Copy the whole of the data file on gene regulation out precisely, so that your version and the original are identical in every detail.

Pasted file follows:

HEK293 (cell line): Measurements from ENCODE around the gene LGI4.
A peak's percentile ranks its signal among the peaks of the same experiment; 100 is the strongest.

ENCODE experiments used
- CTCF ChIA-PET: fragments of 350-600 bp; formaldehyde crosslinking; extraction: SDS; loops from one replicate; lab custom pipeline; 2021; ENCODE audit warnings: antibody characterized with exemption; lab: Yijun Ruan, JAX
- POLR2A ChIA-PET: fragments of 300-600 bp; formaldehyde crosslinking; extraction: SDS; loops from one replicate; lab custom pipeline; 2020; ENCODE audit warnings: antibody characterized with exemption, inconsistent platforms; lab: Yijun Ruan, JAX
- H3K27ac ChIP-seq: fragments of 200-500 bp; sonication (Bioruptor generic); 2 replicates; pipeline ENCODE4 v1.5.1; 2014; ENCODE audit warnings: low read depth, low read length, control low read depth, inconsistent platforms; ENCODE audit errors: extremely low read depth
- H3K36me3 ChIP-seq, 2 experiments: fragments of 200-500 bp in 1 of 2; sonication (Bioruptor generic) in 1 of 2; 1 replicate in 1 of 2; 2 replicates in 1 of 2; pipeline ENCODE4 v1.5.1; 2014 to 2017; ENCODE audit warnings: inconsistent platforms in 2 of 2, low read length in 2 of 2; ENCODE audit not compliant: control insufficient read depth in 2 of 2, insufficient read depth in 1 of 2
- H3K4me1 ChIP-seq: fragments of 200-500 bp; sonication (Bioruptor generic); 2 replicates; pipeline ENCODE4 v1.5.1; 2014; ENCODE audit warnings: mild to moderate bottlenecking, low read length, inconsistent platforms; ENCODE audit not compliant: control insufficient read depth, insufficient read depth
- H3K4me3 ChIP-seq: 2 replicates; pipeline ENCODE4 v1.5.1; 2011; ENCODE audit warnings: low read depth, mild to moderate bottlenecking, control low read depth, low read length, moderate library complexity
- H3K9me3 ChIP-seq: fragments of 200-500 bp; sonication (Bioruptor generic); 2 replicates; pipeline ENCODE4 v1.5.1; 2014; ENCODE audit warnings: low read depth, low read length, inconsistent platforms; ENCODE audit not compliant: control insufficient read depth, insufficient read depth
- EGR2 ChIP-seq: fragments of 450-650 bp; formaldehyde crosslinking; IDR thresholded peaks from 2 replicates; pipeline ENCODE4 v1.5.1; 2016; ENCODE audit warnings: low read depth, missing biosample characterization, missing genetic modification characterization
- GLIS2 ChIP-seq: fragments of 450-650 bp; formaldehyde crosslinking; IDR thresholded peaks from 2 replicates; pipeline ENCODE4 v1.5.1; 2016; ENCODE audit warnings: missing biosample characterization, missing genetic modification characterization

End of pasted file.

HEK293 (cell line): Measurements from ENCODE around the gene LGI4.
A peak's percentile ranks its signal among the peaks of the same experiment; 100 is the strongest.

ENCODE experiments used
- CTCF ChIA-PET: fragments of 350-600 bp; formaldehyde crosslinking; extraction: SDS; loops from one replicate; lab custom pipeline; 2021; ENCODE audit warnings: antibody characterized with exemption; lab: Yijun Ruan, JAX
- POLR2A ChIA-PET: fragments of 300-600 bp; formaldehyde crosslinking; extraction: SDS; loops from one replicate; lab custom pipeline; 2020; ENCODE audit warnings: antibody characterized with exemption, inconsistent platforms; lab: Yijun Ruan, JAX
- H3K27ac ChIP-seq: fragments of 200-500 bp; sonication (Bioruptor generic); 2 replicates; pipeline ENCODE4 v1.5.1; 2014; ENCODE audit warnings: low read depth, low read length, control low read depth, inconsistent platforms; ENCODE audit errors: extremely low read depth
- H3K36me3 ChIP-seq, 2 experiments: fragments of 200-500 bp in 1 of 2; sonication (Bioruptor generic) in 1 of 2; 1 replicate in 1 of 2; 2 replicates in 1 of 2; pipeline ENCODE4 v1.5.1; 2014 to 2017; ENCODE audit warnings: inconsistent platforms in 2 of 2, low read length in 2 of 2; ENCODE audit not compliant: control insufficient read depth in 2 of 2, insufficient read depth in 1 of 2
- H3K4me1 ChIP-seq: fragments of 200-500 bp; sonication (Bioruptor generic); 2 replicates; pipeline ENCODE4 v1.5.1; 2014; ENCODE audit warnings: mild to moderate bottlenecking, low read length, inconsistent platforms; ENCODE audit not compliant: control insufficient read depth, insufficient read depth
- H3K4me3 ChIP-seq: 2 replicates; pipeline ENCODE4 v1.5.1; 2011; ENCODE audit warnings: low read depth, mild to moderate bottlenecking, control low read depth, low read length, moderate library complexity
- H3K9me3 ChIP-seq: fragments of 200-500 bp; sonication (Bioruptor generic); 2 replicates; pipeline ENCODE4 v1.5.1; 2014; ENCODE audit warnings: low read depth, low read length, inconsistent platforms; ENCODE audit not compliant: control insufficient read depth, insufficient read depth
- EGR2 ChIP-seq: fragments of 450-650 bp; formaldehyde crosslinking; IDR thresholded peaks from 2 replicates; pipeline ENCODE4 v1.5.1; 2016; ENCODE audit warnings: low read depth, missing biosample characterization, missing genetic modification characterization
- GLIS2 ChIP-seq: fragments of 450-650 bp; formaldehyde crosslinking; IDR thresholded peaks from 2 replicates; pipeline ENCODE4 v1.5.1; 2016; ENCODE audit warnings: missing biosample characterization, missing genetic modification characterization